A person’s values and interests can also affect their thought processes, but these factors also hinge on their admittance by the individual. A student’s interest in getting a high GPA can certainly impact her decision to work on a major class project, but it won’t affect her thoughts unless she refuses to evade the facts of the situation, facing them head-on. Another person’s valued teeth won’t automatically make that person brush and floss properly at optimal times: she has to figure out the methods and best times to clean them on her own (or choose to ask for that information), and then choose to stick to those methods and schedule by her own effort. All of these factors and others can also impact the details and course of one’s thought processes, but any and all of them depend on the person’s choice to make use of them, whether consciously willing them or following one’s subconscious promptings.

No thinking process or course of thought is ever coerced out of a person by reality; no thought or chain of thoughts is ever hardwired to occur, even with the same information and with the same question in mind. Different people may start with the same information, but can have vastly different thoughts and thus arrive at correspondingly different conclusions; their mind’s contents are completely left up to them. (ibid., p. 66) Some chains of thought will be more conducive to cognitive success (e.g. strictly logical forms of thought, requisite knowledge of the subject matter), but reality or our DNA/biological makeup will not automatically fill our minds with the proper methods of thinking or with more productive thoughts. We have to improve our thinking by our own choice through discovery, education (that we must choose to pay attention to), research, communication and experience.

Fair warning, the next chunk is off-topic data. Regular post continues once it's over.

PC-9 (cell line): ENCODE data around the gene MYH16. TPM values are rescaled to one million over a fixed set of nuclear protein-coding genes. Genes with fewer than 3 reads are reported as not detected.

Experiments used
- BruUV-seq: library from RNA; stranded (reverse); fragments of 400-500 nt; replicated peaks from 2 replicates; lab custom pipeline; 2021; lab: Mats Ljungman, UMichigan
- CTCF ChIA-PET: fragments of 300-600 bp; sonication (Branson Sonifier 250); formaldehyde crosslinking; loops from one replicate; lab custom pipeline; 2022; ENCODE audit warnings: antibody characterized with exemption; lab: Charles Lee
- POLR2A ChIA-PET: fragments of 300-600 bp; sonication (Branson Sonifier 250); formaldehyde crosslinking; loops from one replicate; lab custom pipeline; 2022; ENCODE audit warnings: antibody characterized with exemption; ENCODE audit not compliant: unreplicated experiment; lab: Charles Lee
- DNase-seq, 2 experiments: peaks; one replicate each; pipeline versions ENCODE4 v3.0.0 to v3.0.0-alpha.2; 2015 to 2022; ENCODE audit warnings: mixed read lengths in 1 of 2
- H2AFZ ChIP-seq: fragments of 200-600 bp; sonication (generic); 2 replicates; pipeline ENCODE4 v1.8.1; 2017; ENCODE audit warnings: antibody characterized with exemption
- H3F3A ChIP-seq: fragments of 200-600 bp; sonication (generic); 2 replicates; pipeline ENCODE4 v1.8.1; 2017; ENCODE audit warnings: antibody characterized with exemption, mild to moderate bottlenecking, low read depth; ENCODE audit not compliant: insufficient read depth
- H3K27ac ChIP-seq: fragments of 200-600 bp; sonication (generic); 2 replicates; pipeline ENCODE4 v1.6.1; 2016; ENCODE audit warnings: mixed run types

The choice in any given thought process is to sustain the connection between one’s mind and reality, or to choose not to. Peikoff remarks that this means,
to concentrate on a question, on everything he knows to be relevant to it, and to keep this content clear and operative by a continuous, conscientious directing of his full attention—or to let some or all of the data lapse into fog, to let past knowledge fade, new evidence blur, methodological standards relax, and then drift to groundless conclusions at the mercy of random material fed by his subconscious. (ibid., p. 68)
It is possible to be in a relative state of focus, and yet fail to think clearly due to an unwillingness (or refusal) to direct one’s mind to the relevant facts and other factors which could affect his cognition. The choice to focus does not make one into a deterministic thinking machine thereafter. The choice to think clearly and rationally requires a different mental effort than the choice to focus (or even the choice to think dimly), but it is still a choice and requires effort just as the primary choice to focus requires it. Every day, our lives are impacted by the choice to focus and think clearly, or by the choice to unfocus and consequently to think foggily and dimly.